Do you think this type of music is making a definite comeback? Have you seen many younger fans at shows? If so has this surprised you? ET: I don't know if rock n roll every goes away really. Sometimes there is just more of it available to the rock n roll listeners. When we do all ages shows, there are lots of young kids and their parents in the crowd. JD: I don't follow trends. We just do our thing and people like that about us. Some days we are hip and some we are not. You were a band whose sound changed during the 90's. It was met with mixed reactions - did this feel comfortable for you guys moving in a different direction or was it a natural progression and reflection of the times and how everyone's tastes were changing (including yourselves)? ET: It was what was happening at the time and we were influenced by it. Fun for us to make, but ‘Belly to Belly’ didn't sound anything like Warrant. I still think ‘Ultraphobic’ is a great CD though. Very modest of me to say so! JD: We where pissed off at the world. People where dropping like flies all around us. Life just crumbled in front of our eyes. Music should reflect what's going on in your life. If it doesn't than there's is a problem. What kind of venues have you been performing at on the recent tour? Has the new material gone down well? ET: Clubs, casinos, sheds, fairs, biker rallies - anywhere there is electricity and beer basically! The reaction has been good to the new songs, we are stoked about that. JD: The new tunes go over great.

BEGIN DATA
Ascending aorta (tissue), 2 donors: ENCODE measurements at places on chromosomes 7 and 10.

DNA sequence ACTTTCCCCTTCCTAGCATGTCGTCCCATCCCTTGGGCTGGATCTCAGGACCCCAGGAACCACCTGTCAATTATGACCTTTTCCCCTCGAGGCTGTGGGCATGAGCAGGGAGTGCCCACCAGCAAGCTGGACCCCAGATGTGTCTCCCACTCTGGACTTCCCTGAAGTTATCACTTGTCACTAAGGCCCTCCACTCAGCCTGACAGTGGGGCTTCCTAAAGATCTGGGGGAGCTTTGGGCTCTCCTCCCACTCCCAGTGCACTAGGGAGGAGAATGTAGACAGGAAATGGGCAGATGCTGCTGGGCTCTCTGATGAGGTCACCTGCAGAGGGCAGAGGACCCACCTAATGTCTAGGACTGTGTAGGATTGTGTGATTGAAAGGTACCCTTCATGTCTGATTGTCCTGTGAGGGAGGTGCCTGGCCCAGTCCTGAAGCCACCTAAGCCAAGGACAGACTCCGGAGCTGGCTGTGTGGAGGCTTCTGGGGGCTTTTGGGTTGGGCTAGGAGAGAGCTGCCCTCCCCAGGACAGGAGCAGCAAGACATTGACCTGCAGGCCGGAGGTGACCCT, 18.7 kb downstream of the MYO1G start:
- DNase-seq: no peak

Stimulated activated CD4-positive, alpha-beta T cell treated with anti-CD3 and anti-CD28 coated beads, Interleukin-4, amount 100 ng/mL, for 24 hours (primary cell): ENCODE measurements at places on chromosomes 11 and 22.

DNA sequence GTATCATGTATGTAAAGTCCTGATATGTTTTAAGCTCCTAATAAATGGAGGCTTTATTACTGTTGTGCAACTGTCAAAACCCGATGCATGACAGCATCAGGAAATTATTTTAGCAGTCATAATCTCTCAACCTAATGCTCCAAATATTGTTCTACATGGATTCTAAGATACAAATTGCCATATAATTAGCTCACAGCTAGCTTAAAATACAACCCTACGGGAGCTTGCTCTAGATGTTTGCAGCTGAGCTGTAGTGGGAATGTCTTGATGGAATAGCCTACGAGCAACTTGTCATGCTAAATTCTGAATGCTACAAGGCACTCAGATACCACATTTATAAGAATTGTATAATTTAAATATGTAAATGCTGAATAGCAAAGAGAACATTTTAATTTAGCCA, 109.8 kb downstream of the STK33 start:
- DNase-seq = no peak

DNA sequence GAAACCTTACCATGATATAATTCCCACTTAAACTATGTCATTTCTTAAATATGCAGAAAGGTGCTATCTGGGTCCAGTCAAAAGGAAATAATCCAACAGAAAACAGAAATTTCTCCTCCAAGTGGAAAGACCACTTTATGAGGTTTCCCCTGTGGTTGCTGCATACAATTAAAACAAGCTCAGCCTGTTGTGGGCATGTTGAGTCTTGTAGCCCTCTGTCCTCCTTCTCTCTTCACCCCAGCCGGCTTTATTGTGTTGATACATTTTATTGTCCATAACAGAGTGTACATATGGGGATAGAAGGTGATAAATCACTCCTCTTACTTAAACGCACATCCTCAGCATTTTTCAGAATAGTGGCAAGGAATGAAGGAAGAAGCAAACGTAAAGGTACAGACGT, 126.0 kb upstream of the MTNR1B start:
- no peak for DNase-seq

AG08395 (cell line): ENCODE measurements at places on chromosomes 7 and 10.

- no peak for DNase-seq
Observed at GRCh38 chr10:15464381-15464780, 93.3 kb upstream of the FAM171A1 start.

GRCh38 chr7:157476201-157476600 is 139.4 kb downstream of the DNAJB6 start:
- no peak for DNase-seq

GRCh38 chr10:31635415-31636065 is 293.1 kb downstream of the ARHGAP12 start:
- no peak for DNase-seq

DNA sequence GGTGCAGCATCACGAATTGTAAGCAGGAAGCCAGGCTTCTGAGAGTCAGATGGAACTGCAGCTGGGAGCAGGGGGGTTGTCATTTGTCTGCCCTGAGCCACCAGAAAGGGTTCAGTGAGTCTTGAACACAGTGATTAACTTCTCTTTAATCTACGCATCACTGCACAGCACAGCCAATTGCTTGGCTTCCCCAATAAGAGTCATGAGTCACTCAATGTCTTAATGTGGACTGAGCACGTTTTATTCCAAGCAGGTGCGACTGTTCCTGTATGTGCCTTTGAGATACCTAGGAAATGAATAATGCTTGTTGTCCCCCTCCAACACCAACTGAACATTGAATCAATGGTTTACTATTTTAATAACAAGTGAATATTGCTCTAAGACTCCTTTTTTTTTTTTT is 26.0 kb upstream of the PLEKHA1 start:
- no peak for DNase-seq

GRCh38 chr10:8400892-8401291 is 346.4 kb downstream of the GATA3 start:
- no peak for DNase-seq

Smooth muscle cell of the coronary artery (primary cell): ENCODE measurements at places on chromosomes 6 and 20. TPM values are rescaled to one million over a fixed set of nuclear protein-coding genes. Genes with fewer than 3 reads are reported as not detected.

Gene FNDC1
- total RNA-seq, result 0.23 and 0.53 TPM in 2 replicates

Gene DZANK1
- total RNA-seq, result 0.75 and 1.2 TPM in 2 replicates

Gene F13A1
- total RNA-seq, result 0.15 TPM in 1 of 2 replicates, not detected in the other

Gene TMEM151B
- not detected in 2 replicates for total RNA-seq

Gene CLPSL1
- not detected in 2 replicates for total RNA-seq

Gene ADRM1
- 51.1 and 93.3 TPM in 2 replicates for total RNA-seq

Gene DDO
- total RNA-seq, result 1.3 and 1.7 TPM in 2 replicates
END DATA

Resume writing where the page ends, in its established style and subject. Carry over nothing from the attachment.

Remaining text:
need to Rock Europe and play some golf too…FORE! JD: I guess it's just the time difference and the travel aspects that always make leaving the country a bitch. We will work it out and make it happen soon. If the Warrant of 1986 were told they'd still be touring and recording as Warrant in 2006 (twenty years later!) what do you think their reaction would have been? ET & JD: You gotta be BULLSHITTING me!!! If you could put together your perfect line up for a summer tour including bands from the Hard Rock era of the 80s/90s and some new bands from today - who'd be on the line up? ET: Bon Jovi, Tesla, Warrant, NFG, Hinder (Sold Out) JD: I think it would cool to do a mix of old and new. Green Day, Warrant, Chili Peppers, Motley..what a great show! What's the best thing about being in Warrant in 2006? JD: Still doing what I love! ET: 22 years since we started this band, Jerry and I. We are still having a great fucking time playing Warrant songs for our fans. Joey, Steven and the Saint kick ass, and the band is tighter and more pro than ever, being able to create new music and now some new videos too. We even still get free beer!!! For more information visit www.warrantrocks.com www.jerrydixonweb.com www.erikturner.com